|Learning More About the Rules
Well, I'm supposed to submit a number of judging reports equal to my level
(1) to maintain certification periodically. Since I'm a level 1 judge, I
think that my topic for this year ought to be "learning more about the
rules." And that brings up a funny story that happened to me over the
A little about myself for the unfamiliar reader: I'm an attorney up in
Anchorage, AK. I don't have as much time for hobbies (including Magic) as
I'd like, but I try to turn out for the big tourneys and enjoy judging now
and then. (By way of example, I'm qualified for Chicago and planning on
spending $1,000 to go, and still have no clue what I'm going to play).
Like a lot of Level 1 judges out there, I probably spend more of my
limited hobby time playing Magic than I do judging. When I do judge, I'm
usually the assistant, and they tend to be very small tourneys or very big
ones requiring lots of manpower (prereleases).
We had our LA PTQ this past Sunday. I've played in PTQs other places
(Seattle, Nationals, etc.), and to be honest, they weren't half as much
fun as they are in Anchorage. Everyone up here is a good sport and has
Sheldon Menery, the Level 3 (hopefully soon to be Level 4) judge in
Belgium is soon to PCS to our neck of the woods here in Anchorage, AK.
Darrell Breese (our local head judge) and I have been exchanging emails
with Sheldon in preparation for the big move. Some of the emails that
Sheldon has sent us have been some particularly evil multiple choice
judging quizzes. Over the lunch break, Darrell and I sat down and worked
through a couple of them.
I thought I did pretty good. I got most of them right, and they seemed
designed to test depth of knowledge, and not breadth of knowledge. But I
did miss one. It had to do with timeouts in PTQs. I don't remember the
exact wording of the question, but the upshot of it was that it was the
quarterfinals of a PTQ. It was what would have been the deciding game of
the match, the time limit had expired, and the extra turns had expired,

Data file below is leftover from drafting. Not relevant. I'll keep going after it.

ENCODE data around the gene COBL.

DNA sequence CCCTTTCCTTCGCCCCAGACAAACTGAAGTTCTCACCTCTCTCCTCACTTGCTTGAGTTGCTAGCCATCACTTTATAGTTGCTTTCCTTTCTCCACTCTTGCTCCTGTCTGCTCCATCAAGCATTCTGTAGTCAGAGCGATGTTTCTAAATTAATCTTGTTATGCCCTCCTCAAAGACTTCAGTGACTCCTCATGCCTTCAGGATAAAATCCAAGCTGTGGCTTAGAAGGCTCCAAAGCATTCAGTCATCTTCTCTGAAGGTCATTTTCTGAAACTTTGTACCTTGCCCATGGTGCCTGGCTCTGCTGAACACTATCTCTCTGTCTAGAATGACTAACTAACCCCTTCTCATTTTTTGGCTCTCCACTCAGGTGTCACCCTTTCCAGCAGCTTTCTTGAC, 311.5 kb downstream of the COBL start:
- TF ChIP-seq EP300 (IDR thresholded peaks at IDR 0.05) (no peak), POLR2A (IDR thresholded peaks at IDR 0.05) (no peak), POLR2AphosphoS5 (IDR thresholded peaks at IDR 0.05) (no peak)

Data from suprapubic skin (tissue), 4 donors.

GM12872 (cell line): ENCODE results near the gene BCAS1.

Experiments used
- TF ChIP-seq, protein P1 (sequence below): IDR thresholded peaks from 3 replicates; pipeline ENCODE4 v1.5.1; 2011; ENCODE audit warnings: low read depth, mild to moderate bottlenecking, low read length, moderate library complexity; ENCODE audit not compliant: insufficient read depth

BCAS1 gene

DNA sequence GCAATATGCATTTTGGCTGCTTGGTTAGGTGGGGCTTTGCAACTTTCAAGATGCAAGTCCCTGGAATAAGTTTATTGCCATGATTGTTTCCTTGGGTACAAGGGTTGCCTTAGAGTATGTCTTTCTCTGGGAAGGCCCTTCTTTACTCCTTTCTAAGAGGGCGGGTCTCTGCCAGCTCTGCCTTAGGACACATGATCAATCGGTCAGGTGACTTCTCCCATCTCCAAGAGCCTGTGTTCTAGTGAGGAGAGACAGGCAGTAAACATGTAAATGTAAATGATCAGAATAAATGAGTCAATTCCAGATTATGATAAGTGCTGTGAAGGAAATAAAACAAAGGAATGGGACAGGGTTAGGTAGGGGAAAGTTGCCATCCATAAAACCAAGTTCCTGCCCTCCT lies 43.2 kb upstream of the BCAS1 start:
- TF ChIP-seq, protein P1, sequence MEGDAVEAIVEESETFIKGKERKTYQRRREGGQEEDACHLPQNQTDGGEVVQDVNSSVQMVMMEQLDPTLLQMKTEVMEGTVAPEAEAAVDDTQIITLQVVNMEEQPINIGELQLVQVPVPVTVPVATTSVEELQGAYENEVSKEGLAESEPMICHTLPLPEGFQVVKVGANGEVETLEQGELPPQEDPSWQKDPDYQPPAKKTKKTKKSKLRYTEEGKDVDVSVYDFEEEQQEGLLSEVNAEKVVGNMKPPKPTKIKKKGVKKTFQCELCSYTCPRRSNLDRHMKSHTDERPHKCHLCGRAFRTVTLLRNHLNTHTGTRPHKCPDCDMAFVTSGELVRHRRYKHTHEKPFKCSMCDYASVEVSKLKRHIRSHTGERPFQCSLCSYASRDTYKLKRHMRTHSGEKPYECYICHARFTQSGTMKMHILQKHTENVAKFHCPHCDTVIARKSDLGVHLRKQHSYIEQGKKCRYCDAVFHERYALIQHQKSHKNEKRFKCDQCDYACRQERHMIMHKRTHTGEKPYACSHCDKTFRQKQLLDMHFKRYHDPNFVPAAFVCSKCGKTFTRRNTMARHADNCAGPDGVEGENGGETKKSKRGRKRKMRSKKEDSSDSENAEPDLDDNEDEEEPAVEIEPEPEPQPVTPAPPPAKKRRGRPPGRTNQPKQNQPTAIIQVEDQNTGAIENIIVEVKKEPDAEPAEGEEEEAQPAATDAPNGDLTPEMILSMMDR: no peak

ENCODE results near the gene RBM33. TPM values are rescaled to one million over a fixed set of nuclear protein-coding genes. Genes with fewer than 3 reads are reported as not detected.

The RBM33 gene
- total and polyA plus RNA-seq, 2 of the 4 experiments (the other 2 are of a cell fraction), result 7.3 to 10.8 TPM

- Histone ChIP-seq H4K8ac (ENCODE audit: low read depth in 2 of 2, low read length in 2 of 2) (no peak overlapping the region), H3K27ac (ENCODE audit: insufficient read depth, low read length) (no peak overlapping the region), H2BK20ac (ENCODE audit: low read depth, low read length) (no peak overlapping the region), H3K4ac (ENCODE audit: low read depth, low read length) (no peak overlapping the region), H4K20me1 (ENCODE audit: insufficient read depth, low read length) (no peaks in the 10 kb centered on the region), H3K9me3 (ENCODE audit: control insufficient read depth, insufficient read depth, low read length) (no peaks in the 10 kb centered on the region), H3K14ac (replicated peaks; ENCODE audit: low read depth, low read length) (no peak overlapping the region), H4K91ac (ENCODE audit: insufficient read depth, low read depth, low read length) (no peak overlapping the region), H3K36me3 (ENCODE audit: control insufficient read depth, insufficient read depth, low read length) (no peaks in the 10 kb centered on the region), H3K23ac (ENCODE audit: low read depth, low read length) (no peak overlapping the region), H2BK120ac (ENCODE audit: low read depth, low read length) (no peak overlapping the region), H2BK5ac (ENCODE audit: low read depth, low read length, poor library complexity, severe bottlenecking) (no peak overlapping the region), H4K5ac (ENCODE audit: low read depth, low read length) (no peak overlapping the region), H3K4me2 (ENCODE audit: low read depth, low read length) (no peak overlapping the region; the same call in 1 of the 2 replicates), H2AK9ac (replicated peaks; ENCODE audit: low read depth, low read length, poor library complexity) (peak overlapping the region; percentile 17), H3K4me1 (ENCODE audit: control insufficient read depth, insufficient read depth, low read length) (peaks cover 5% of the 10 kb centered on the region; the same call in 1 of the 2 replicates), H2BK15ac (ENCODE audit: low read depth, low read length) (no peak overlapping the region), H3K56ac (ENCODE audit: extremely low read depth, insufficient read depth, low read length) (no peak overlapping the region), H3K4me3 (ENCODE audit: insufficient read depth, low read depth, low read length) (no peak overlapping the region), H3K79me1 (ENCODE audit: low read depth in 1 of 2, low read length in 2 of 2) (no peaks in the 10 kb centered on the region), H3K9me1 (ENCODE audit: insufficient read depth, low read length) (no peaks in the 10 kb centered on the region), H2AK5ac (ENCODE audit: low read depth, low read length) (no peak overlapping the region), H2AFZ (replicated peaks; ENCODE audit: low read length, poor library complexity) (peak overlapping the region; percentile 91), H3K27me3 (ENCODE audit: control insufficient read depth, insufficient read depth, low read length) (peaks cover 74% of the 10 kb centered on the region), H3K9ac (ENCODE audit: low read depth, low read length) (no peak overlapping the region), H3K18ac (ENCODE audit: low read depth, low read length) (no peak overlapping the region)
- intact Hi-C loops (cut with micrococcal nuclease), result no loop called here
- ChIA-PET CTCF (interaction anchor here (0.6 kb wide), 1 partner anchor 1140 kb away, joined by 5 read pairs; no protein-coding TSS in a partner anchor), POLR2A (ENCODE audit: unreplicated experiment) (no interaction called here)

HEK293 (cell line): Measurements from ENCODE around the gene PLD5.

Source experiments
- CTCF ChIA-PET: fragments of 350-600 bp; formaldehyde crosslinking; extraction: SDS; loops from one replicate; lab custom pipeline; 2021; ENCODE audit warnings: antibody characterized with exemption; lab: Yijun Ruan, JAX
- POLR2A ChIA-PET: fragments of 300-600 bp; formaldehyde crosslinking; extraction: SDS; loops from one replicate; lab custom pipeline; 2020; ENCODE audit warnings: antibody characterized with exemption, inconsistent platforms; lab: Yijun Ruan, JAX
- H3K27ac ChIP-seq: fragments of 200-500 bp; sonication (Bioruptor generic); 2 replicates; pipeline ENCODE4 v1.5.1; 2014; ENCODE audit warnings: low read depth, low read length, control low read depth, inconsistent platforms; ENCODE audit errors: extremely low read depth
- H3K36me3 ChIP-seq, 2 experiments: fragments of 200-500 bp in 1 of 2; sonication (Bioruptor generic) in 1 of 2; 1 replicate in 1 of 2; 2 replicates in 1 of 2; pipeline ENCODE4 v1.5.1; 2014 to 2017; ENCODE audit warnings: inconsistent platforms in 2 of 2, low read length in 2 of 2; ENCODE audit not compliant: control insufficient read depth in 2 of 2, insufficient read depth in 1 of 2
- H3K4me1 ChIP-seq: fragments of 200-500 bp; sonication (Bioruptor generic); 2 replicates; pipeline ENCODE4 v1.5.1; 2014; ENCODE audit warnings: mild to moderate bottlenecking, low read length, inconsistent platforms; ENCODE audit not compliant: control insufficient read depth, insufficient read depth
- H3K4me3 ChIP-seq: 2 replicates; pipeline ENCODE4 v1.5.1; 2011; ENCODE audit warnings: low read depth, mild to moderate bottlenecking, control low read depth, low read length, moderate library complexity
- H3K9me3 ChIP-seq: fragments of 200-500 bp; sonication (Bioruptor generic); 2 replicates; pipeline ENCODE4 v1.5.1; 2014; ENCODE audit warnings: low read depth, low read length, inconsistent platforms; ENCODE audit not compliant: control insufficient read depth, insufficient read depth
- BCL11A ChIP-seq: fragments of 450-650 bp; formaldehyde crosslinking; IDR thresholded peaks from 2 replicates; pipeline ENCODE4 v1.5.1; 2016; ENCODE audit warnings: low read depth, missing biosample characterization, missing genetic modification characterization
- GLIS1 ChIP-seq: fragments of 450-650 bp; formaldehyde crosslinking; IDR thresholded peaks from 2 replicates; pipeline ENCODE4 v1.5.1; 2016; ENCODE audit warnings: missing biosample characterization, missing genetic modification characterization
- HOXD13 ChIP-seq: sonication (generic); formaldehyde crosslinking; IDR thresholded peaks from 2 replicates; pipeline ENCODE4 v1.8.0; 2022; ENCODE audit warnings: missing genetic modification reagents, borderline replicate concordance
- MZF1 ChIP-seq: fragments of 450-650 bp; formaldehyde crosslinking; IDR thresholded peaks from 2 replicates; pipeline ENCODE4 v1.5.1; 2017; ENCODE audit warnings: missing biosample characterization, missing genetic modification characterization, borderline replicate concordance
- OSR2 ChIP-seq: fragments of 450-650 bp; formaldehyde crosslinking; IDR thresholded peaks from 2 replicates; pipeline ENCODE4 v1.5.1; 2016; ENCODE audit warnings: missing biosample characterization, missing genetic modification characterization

but there was no winner in terms of game results. What result?
The answer, as I was somewhat surprised to learn, was that the player
ahead on life in the deciding game wins. My kneejerk reaction was that
the game should be finished.
Of course, the 1999-2000 Floor rules presently provide:
117. Determining a Match Winner
In Swiss-style rounds, the winner of a match is the player with the most
game wins in the match. If both players have equal game wins, then the
match is a draw. In single-elimination rounds, matches may not end in a
draw. If both players in a single-elimination tournament have equal game
wins when the normal match
Time is up, the player with the highest life total is the winner of the
current game in progress, otherwise the game in progress is considered a
draw. In the event the players have equal life totals (or are between
games), the game/match should continue until the first life total change.
But this just doesn't come up that often for me. The smell of karma was
in the air. At least I think it was karma, but after 8+ hours of being
cooped up with a bunch of card players, it could have been something
Tracking my usual tournament performance, I had just managed to sneak my
way in to the final 8 of the PTQ, surviving a mediocre sealed deck with
only 1 match loss on the day. I sat down for the Rochester draft as the
number 8 seed. My teammate and quarterfinal opponent, Rob Weimer, was the
number one seed. Rob is a very deliberate player who often plays slow
control decks which usually have a healthy dollop of life gain. I draft a
quite nice little black/blue deck with several counters, Darting Merfolk,
regenerating black creatures, blue flyers, and a Bribery. Rob ends up
drafting mostly white, with every lifegaining spell available. No surprise
there. So Rob and I sit down to play. We had met in the quarterfinals of
States the prior day, and I had managed to win, so it was Rob's turn.
The first game went to me. The second game went to Rob. The third game
was hard fought, and long. I finally managed to gain control of the
board. I was at 4 life. Rob was at 30 something.
Darrell the head judge this way comes. He casts an imposing shadow over
Rob's global Spirit Link. Rob's Bribed "Spirit Linked" Rebel (whatever
it's called) stares back up me. Time, quoth Darrell. Rob casts a
Renounce in response to the declaration of time and goes up to 50
Dark clouds of irony loom on the horizon. Too much knowledge is a
dangerous thing. Rob wants to know what happens now.
"Uh, we get to finish this game, right?" I ask Darrell, adrift somewhere
between uncontrollable laughter and cosmic hopelessness. Darrell was
forced to remind me that I had just learned the answer to this question
There was nothing left to do but to stand on principle and demand that I
be declared the loser, even as my growing army of ghouls and airships
whittled Rob down to the low 50s over the next five turns. The best
thing, of course, is that everyone laughed. That's how Magic should be.